Hurricane Preparedness for Your Pool
When a storm is approaching, you don’t want to be caught unprepared. It’s important to make sure that your entire outdoor area is secured, which includes your pool, deck area, yard, and any potted plants you may have.
Here is a handy checklist that can help you ensure minimal damage to your pool and home, giving you one less thing to worry about during this hurricane season.
Test Your Deck’s Drainage
Hurricanes will dump a great amount of water onto your deck and into the compound of your home. The first thing to do is to ensure that water is able to drain freely and quickly from your deck.
Test this by spraying water onto your deck with a garden hose, and observe how long it takes for the water to drain away. Then, see where you could help to improve the flow of water by making some tweaks.
Here are a few tips:
- If your deck has been painted over, you can use a screwdriver to poke through the slats which allow water to drain through.
- Flush out any dirt with a garden hose. As the water runs off, make sure it can flow unobstructed down into the lower end of your yard, away from your house and pool deck.
- Get rid of grass, dirt or mulch that may block your drains. Similarly, clear the loose debris away from the deck’s edge if you don’t have a deck drain.
- Keeping all areas clear will help water to drain away much quicker.
Prevent tree branches and limbs from coming loose and becoming airborne in strong winds by trimming any long, unsupported branches.
These could potentially damage pool equipment, your house, or a screen enclosure.
Store Outdoor Furniture, Grills, and Toys
This one is par for the course in our area: bring light toys, furniture, tools, and potted plants inside.
If you have an item that’s too big to move, make sure it’s anchored down properly with cords or ropes, as it could also become airborne and cause damage.
Be sure to close up any umbrellas and store them away too. Move your gas or charcoal grills inside if possible. Store gas or propane tanks in protected areas.
Keep Pool Full of Water
Contrary to a common misconception, you should not be draining your swimming pool. This is because your pool was installed with overflows that will allow excess water to drain away on its own.
While you can slightly reduce the water level, make sure it’s no more than two feet, as a strong hydrostatic pressure might cause portions of the pool to come up out of the ground.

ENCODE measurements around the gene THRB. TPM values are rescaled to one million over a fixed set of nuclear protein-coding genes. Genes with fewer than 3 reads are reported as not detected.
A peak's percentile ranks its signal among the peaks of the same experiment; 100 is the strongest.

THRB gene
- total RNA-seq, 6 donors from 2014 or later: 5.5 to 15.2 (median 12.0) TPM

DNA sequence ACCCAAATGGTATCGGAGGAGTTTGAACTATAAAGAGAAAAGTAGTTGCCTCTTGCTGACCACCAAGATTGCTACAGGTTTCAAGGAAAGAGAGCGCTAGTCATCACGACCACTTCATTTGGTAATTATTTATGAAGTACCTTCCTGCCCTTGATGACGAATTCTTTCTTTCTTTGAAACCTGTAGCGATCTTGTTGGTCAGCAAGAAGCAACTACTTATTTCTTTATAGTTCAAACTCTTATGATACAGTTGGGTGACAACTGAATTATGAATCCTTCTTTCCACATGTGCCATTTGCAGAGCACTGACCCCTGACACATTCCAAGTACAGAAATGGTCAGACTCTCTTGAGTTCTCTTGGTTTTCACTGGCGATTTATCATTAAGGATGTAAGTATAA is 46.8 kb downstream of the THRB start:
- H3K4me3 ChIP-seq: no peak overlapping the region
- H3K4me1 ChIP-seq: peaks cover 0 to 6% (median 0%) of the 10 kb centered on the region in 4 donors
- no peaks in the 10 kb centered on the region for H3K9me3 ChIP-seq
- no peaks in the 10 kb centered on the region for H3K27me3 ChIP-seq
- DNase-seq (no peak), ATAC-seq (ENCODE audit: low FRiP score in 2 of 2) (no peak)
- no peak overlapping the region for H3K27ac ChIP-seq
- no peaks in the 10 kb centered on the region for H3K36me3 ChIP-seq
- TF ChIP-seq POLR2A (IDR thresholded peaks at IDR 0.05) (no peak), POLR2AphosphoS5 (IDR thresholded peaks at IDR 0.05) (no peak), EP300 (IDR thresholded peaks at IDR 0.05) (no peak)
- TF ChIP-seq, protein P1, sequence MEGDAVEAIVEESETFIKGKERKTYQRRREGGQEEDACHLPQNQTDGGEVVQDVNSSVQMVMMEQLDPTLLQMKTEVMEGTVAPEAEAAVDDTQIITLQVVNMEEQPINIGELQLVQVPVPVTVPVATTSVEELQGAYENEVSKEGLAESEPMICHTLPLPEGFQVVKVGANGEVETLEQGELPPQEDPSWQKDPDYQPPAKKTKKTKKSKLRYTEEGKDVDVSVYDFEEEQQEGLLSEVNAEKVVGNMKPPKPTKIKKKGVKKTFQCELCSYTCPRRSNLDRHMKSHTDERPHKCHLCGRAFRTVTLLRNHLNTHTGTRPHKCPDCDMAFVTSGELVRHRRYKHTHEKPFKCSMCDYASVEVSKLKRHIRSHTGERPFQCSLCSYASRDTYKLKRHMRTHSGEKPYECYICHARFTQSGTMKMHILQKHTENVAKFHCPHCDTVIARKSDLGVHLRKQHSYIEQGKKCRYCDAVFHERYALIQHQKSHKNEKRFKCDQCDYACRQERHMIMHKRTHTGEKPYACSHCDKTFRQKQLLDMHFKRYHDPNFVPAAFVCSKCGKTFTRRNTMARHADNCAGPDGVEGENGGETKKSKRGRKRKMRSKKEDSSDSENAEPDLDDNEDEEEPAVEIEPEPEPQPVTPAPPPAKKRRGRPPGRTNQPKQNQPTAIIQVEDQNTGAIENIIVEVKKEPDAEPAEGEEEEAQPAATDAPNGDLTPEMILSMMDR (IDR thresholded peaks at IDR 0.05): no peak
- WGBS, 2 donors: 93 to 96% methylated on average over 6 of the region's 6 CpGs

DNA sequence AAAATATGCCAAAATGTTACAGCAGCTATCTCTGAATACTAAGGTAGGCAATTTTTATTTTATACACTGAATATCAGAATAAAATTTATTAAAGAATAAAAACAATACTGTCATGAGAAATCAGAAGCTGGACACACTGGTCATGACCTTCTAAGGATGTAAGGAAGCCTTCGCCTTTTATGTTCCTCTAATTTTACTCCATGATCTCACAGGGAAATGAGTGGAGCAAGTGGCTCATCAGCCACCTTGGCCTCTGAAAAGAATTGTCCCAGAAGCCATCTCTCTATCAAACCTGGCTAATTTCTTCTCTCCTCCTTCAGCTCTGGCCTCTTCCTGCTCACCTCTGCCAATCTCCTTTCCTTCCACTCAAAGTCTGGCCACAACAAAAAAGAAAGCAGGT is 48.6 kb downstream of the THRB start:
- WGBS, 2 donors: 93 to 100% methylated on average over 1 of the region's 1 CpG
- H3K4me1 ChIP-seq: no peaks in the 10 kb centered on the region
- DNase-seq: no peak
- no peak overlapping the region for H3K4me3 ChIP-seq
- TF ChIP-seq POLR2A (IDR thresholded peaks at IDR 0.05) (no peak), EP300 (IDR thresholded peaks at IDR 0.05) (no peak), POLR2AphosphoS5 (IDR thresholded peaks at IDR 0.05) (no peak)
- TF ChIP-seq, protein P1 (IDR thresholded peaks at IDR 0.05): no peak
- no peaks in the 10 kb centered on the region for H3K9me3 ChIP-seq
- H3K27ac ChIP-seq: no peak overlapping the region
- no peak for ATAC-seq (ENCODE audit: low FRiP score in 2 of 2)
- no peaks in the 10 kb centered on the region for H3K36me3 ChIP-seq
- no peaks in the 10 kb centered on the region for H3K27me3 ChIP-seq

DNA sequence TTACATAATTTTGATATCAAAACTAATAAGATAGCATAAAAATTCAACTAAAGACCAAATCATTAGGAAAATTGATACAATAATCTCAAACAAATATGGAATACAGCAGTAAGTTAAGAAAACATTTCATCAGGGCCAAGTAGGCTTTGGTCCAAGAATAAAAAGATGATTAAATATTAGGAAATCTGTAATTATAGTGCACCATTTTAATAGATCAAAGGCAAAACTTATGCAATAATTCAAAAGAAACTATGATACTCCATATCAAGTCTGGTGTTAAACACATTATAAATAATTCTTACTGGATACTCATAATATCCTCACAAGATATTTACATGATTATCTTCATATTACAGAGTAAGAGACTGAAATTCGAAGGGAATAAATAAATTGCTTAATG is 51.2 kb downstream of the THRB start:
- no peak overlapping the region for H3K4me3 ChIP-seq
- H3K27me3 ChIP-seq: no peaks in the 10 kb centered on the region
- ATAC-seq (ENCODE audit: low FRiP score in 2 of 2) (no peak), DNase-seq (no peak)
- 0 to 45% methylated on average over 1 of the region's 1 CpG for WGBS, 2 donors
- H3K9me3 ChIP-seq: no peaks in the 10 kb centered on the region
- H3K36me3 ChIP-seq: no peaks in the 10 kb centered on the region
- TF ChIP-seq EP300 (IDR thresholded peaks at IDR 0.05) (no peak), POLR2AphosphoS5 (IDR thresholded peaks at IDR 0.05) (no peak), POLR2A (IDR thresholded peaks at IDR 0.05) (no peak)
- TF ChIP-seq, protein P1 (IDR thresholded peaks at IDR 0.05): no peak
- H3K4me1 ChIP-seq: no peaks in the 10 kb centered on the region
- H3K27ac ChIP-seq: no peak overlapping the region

The weight of the water serves to keep the pool’s structure in place. Keeping water in the pool also protects it, and is a kind of buffer that prevents debris from damaging the pool finishing.
Turn off Power During Storm
Electricity should be turned off before the storm hits. Specifically, the pool pump and motor could be damaged if they aren’t turned off.
Make sure that the circuit breakers to the pool motor, pump, lighting, and chlorinators are switched off, and, if possible, move the motor somewhere safe and dry, away from any potential flooding.
You can also consider wrapping the motor with plastic and a strong cord or rope.
No Glass or Metal in Pool
Do not place any glass or metal items into your pool, ever!
When glass shatters, the tiny slivers will be dispersed and it would be practically impossible to retrieve every glass shard or fragment. Metal could scratch the lining of your pool, as well as leave unsightly rust stains.
Remove Pool Parts
If time permits, don’t forget to retrieve any loose parts from the pool, including the deck lid or filter, as well as filter house tops.
Being prepared ahead of time will keep you, your loved ones and your home safe. Take these steps before the storm hits so you won’t have to scramble and cause yourself undue anxiety!
If you have any questions about how to prepare your pool for this hurricane season, Pleasure Pools is happy to provide you with answers. Contact us today for a consultation or simply to handle any pool related concerns.